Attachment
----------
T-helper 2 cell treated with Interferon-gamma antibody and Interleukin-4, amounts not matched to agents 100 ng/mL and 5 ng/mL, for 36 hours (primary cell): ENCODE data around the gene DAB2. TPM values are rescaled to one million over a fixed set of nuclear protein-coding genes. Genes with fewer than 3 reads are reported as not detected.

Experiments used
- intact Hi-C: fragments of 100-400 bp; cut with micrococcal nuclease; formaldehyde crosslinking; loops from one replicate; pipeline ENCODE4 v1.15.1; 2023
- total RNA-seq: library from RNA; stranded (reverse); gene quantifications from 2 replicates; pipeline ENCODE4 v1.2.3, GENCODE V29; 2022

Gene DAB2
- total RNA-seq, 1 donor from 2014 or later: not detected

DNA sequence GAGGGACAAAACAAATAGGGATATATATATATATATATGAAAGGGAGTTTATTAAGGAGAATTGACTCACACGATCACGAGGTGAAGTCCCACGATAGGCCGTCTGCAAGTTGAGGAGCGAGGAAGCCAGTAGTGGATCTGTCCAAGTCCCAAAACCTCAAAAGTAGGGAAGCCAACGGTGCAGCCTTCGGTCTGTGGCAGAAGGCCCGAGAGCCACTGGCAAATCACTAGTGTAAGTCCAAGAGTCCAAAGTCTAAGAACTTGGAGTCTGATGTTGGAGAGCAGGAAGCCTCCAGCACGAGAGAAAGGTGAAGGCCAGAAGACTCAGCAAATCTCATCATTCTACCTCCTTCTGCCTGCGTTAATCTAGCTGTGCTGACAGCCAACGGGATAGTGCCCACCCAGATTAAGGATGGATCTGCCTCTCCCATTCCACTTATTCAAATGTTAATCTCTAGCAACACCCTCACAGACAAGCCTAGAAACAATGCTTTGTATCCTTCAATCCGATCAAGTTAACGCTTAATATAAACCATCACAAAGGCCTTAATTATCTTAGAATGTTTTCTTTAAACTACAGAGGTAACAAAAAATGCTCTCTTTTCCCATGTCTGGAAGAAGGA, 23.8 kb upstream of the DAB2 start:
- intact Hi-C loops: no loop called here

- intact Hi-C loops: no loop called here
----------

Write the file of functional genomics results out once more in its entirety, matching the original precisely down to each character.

T-helper 2 cell treated with Interferon-gamma antibody and Interleukin-4, amounts not matched to agents 100 ng/mL and 5 ng/mL, for 36 hours (primary cell): ENCODE data around the gene DAB2. TPM values are rescaled to one million over a fixed set of nuclear protein-coding genes. Genes with fewer than 3 reads are reported as not detected.

Experiments used
- intact Hi-C: fragments of 100-400 bp; cut with micrococcal nuclease; formaldehyde crosslinking; loops from one replicate; pipeline ENCODE4 v1.15.1; 2023
- total RNA-seq: library from RNA; stranded (reverse); gene quantifications from 2 replicates; pipeline ENCODE4 v1.2.3, GENCODE V29; 2022

Gene DAB2
- total RNA-seq, 1 donor from 2014 or later: not detected

DNA sequence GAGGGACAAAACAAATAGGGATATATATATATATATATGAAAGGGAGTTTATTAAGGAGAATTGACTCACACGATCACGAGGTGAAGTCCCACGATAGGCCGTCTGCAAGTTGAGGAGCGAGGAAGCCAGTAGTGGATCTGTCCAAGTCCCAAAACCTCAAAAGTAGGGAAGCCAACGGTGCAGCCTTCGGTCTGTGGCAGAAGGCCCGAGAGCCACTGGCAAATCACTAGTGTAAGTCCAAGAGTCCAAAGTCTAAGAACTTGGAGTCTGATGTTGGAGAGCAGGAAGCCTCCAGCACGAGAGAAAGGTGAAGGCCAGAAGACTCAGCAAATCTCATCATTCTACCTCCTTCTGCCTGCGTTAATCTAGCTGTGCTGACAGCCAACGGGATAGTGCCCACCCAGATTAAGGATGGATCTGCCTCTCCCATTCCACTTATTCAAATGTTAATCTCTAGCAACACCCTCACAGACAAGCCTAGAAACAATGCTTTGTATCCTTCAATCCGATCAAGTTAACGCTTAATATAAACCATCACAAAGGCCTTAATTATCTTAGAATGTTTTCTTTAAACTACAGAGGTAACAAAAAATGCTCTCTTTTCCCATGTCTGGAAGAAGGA, 23.8 kb upstream of the DAB2 start:
- intact Hi-C loops: no loop called here

- intact Hi-C loops: no loop called here